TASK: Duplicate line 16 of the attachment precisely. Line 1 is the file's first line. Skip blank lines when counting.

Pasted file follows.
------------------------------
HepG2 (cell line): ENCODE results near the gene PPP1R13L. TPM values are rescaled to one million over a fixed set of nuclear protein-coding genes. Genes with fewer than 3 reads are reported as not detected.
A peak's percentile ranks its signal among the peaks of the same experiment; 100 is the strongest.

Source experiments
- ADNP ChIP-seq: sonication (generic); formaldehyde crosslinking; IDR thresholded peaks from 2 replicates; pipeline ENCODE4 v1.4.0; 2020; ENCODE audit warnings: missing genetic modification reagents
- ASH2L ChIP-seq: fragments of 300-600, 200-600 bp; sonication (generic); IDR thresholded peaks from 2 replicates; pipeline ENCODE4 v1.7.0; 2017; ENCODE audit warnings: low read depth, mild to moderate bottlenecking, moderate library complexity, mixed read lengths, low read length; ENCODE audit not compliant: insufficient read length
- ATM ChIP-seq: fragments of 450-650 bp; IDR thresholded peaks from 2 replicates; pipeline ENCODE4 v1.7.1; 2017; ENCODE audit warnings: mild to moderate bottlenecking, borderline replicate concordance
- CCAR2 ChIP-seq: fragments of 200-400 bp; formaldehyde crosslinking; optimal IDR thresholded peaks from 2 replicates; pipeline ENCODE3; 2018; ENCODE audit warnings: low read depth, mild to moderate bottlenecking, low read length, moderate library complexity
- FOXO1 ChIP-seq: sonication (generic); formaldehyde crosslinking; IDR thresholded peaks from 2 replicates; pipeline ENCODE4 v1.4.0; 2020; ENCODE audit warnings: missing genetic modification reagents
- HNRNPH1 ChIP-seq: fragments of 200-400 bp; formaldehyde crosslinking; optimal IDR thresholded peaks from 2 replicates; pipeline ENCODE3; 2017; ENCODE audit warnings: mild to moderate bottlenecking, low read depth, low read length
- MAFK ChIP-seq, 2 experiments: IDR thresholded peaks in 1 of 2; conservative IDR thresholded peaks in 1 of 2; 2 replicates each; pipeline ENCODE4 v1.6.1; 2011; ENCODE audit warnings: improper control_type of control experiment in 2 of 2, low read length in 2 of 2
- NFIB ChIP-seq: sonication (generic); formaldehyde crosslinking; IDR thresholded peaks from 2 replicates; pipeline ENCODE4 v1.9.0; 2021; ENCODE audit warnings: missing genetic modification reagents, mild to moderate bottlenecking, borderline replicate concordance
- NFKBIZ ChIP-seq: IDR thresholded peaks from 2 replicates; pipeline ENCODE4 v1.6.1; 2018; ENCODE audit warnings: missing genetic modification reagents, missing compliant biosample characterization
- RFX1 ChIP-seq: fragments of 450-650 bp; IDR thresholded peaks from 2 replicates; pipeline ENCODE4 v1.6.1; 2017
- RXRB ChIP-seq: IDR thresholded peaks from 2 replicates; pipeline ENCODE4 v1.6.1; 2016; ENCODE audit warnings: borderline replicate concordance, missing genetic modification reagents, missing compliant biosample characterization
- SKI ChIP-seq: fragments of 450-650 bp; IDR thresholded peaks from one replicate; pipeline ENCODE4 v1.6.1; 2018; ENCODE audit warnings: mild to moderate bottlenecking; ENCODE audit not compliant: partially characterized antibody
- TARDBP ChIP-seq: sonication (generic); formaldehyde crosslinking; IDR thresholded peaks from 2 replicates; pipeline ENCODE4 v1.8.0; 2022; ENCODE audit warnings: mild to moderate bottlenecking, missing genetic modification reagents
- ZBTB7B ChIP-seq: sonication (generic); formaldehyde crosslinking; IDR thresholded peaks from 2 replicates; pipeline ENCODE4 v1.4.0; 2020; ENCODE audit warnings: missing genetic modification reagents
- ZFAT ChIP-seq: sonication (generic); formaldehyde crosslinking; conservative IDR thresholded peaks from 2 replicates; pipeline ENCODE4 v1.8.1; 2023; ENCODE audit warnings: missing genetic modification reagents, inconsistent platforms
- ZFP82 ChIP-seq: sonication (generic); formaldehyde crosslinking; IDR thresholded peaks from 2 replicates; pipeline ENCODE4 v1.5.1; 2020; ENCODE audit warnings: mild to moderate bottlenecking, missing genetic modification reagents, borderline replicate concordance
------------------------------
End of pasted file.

- TARDBP ChIP-seq: sonication (generic); formaldehyde crosslinking; IDR thresholded peaks from 2 replicates; pipeline ENCODE4 v1.8.0; 2022; ENCODE audit warnings: mild to moderate bottlenecking, missing genetic modification reagents